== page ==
July 16, 2012 04:10:25 GMT
Though stressing that the possibility is still too premature, Jackson admits there's a 'story that we'd like to tell that we haven't been able to tell' in the upcoming two 'Hobbit' films.
Peter Jackson didn't rule out the possibility to make a third "Hobbit" movie after "The Hobbit: There and Back Again". While speaking to reporters during the Warner Bros. Pictures press conference at Comic-Con on Saturday, July 14, Jackson hinted that he might be interested to explore the tale in a third film, but insisting that the chance was still too premature.
"It's very premature," the New Zealander stated. "I mean, we have an incredible source material with the appendices because 'The Hobbit' is obviously a novel but we also have the rights to use this 125 pages of additional notes where Tolkien expanded the world of 'The Hobbit' published at the end of 'Return of the King'."
"We've used some of it so far and just in the last few weeks as we've been wrapping up the shooting and thinking about the shape of the story, [screenwriter] Fran [Walsh] and I have been talking to the studio about other things we haven't been able to shoot and seeing if we persuade them to do a few more weeks of shooting, probably more than a few weeks actually, next year."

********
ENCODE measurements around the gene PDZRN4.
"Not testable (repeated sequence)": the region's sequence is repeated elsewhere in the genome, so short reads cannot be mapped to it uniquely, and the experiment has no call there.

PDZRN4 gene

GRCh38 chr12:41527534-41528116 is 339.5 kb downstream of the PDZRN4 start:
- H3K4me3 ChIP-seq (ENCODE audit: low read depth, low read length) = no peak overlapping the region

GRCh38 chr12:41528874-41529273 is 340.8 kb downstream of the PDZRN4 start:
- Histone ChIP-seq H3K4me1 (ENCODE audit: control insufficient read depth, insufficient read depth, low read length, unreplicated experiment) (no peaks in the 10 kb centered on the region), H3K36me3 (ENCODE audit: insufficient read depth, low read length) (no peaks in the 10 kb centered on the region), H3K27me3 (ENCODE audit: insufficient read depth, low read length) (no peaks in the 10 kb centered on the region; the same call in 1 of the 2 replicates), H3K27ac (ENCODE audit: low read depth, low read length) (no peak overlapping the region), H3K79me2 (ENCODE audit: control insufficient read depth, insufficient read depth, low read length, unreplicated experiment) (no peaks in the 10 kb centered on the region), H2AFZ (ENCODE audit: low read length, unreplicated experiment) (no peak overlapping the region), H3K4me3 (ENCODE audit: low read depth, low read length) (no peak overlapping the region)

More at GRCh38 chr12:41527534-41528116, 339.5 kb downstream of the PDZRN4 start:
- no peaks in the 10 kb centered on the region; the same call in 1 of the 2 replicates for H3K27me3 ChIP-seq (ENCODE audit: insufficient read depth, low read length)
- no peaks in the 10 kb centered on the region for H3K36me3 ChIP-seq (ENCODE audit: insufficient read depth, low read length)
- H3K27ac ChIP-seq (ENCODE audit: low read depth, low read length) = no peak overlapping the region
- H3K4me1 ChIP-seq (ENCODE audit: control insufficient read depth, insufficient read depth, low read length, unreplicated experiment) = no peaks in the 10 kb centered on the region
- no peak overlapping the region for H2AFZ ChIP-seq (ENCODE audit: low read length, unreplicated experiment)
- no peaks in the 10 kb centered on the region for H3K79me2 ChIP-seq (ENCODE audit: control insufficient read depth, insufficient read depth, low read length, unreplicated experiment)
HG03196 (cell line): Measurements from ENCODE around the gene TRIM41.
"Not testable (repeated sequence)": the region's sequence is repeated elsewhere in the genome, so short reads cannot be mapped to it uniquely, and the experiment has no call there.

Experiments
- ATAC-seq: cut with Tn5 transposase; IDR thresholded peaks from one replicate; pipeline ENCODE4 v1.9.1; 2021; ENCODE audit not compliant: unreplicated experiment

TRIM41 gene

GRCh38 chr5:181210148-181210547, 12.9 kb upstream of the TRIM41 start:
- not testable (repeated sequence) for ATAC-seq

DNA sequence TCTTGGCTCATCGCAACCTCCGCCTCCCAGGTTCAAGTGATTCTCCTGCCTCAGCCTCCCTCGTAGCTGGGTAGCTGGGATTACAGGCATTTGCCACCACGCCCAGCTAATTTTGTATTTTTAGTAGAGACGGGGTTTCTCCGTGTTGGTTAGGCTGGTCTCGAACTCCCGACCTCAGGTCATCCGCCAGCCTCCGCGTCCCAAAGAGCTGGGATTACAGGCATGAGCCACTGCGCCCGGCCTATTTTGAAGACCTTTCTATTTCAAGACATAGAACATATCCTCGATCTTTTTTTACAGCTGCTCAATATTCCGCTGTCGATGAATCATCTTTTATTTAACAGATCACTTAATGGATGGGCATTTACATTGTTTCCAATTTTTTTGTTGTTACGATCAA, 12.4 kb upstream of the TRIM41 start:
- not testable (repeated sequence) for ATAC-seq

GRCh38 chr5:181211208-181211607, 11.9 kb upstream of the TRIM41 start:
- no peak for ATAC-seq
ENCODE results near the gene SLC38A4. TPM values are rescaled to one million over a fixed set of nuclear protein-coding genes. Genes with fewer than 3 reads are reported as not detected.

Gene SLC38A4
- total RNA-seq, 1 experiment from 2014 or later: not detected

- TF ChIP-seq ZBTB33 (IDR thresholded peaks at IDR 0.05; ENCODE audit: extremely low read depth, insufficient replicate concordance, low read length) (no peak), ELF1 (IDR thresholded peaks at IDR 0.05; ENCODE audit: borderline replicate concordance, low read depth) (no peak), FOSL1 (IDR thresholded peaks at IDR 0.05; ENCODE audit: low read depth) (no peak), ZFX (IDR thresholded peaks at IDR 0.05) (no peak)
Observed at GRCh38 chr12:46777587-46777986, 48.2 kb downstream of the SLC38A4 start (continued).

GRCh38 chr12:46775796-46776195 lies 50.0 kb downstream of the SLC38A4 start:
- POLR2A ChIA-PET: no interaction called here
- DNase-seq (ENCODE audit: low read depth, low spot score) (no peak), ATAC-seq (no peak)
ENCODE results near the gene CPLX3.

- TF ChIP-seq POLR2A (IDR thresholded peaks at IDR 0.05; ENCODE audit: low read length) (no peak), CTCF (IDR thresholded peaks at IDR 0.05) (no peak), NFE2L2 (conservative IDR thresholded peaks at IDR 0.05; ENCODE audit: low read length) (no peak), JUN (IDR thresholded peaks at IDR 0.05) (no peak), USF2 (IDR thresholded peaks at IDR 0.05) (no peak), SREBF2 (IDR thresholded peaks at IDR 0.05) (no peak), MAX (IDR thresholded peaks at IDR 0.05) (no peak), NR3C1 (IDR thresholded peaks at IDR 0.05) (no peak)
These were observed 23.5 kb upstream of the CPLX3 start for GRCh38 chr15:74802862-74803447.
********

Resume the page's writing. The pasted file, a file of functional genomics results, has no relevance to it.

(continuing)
The "Lord of the Rings" helmer revealed that there were some parts in the "Hobbit" tale that he hasn't explored in the two upcoming movies. "What form that would actually end up taking, well the discussion are pretty early," he noted, before adding, "So there isn't really anything to report but there's other parts of the story that we'd like to tell that we haven't been able to tell yet."
Claiming that "The Hobbit" movies would be "a lot darker and more serious" than the original J.R.R. Tolkien novel, Jackson explained, "So I don't want to make a children's story to go into 'The Lord of the Rings' so we are providing a balance."
Still, the director noted that there would be comedic elements included in the upcoming movies. "I mean, a lot of the comedy and the charm comes from the characters. You're dealing with Bilbo Baggins who is a bit more reluctant to go on an adventure than Frodo was and with Dwarves who have a personality and camaraderie all of their own, so there's a lot of humor but there are still come serious themes involved," he said.
"The Hobbit: An Unexpected Journey" will make its way out onto the U.S. theaters on December 14, while its follow up, "There and Back Again", will be dropped nationwide a year later on December 13.